Friday, August 10, 2012

The Story of Ahalyaa : Agricultural Engineering.

For the uninitiated, this is who is Ahalyaa.
The Symbolic story : Once upon a time lived a beautiful woman named Ahalyaa. Her Husband was Rishi Gautama. Once, she was tricked by Lord Indra (The God of rain and thunder); and subsequently was cursed to become a rock. Gautama deserted her. She remained as rock for many centuries. When Prince Rama touched her, she became the alive woman again and her social status was restored.
Hal        =  Plough. (Fig.1)
Hal-yaa =  Feminine adjective derived from the verb 'hal', meaning to plough. Land is treated as a female in Indian culture.
Halya     =  plough-able and cultivable land. (Fig.2)
  A         =  negation prefix.
A-Hal-yaa = Ahalyaa = the land which cannot be ploughed (hence cultivated).
                      Fig. 1                                           Fig. 2
The Missing Link : The land has been personified as a a woman. In Indian wisdom, Land is treated as Mother.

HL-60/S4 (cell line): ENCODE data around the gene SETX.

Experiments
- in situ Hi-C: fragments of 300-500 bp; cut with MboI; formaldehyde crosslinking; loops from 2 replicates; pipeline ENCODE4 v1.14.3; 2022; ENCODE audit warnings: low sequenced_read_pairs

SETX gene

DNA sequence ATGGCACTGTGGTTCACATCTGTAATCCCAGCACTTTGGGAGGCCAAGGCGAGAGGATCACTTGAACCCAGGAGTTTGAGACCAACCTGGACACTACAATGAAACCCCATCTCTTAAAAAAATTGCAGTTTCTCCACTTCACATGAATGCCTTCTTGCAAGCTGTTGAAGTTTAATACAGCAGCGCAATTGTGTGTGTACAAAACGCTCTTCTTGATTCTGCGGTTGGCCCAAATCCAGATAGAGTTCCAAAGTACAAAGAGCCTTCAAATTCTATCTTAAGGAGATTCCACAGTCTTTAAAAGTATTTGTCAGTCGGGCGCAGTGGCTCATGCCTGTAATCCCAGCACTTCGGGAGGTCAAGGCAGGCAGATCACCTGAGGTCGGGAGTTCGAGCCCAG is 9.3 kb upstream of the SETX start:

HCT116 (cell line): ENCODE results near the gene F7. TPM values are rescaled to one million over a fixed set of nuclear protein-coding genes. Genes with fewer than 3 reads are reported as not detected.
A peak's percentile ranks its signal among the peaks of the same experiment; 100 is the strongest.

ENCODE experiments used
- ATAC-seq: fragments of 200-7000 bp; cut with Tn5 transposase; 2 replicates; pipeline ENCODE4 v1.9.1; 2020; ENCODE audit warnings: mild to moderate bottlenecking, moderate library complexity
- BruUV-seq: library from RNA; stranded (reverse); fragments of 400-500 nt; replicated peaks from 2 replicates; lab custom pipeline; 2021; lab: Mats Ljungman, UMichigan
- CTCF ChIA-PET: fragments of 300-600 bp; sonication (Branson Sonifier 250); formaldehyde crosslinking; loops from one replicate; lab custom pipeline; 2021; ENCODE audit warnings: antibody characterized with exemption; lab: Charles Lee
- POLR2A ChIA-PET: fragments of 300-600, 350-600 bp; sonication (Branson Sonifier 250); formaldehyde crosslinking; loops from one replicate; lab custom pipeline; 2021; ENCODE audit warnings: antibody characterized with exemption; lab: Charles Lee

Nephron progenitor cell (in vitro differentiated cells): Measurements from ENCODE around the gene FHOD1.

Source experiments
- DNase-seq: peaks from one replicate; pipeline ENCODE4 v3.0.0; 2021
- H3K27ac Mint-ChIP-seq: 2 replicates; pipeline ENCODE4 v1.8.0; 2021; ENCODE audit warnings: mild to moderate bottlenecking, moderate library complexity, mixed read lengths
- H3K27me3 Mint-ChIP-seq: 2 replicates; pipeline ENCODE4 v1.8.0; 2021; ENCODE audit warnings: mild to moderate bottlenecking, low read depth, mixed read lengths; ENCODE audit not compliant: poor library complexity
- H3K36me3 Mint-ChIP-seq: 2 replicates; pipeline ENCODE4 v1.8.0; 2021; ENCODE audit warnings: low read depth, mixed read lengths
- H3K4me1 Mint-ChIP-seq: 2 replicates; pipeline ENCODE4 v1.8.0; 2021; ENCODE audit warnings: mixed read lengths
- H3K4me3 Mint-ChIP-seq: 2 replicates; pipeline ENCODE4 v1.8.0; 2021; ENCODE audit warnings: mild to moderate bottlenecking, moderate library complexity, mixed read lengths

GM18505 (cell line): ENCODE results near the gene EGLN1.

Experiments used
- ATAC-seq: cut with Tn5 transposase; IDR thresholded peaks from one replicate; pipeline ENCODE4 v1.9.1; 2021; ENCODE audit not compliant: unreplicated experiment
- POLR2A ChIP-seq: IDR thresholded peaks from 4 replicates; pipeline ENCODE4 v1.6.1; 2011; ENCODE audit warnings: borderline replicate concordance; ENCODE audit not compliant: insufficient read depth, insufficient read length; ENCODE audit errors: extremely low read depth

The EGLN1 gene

The Engineering Story (In brackets)
  • Ahalyaa was tricked by Lord Indra (The land faced severe droughts : no rainfall, no river.)
  • Ahalyaa had turned into a rock. (Land had become rocky due to lack of irrigation.)
  • Gautama deserted her. (Go-tama or the cattle-rearing farmers left this land for more fertile and cultivable areas).
  • Ram touched Ahalyaa, Fig.3. (As a part of the socio-economic reforms, the government sponsored the reclamation of the land, in order to make it cultivable to support the food-grains demand of the population.)
  • Ahalyaa became alive again. (The land became fertile again. Cultivation was re-started after many centuries.)
  • Ahalyaa's social status status was restored. (The land became attractive to settlers once again where agriculture began to flourish.
                  Fig. 3                               Fig. 4
Later, agriculture was supported by the Monarchy Government of Gujarat under Rohini-nandan Balaram Vaasudev of the Yadu Dynasty (Fig. 4). The King personally endorsed the Hal (Plough), symbolizing that the economy was strongly dependent on agriculture.
Footnote : Quaintly, in our epics, everything has been expressed symbolically; making it difficult for the common man to logically interpret it. On a lighter note, the epics would look somewhat different if scientists and engineers compiled them; instead of poets and bards. (Wink!)
Reference : (Last page)

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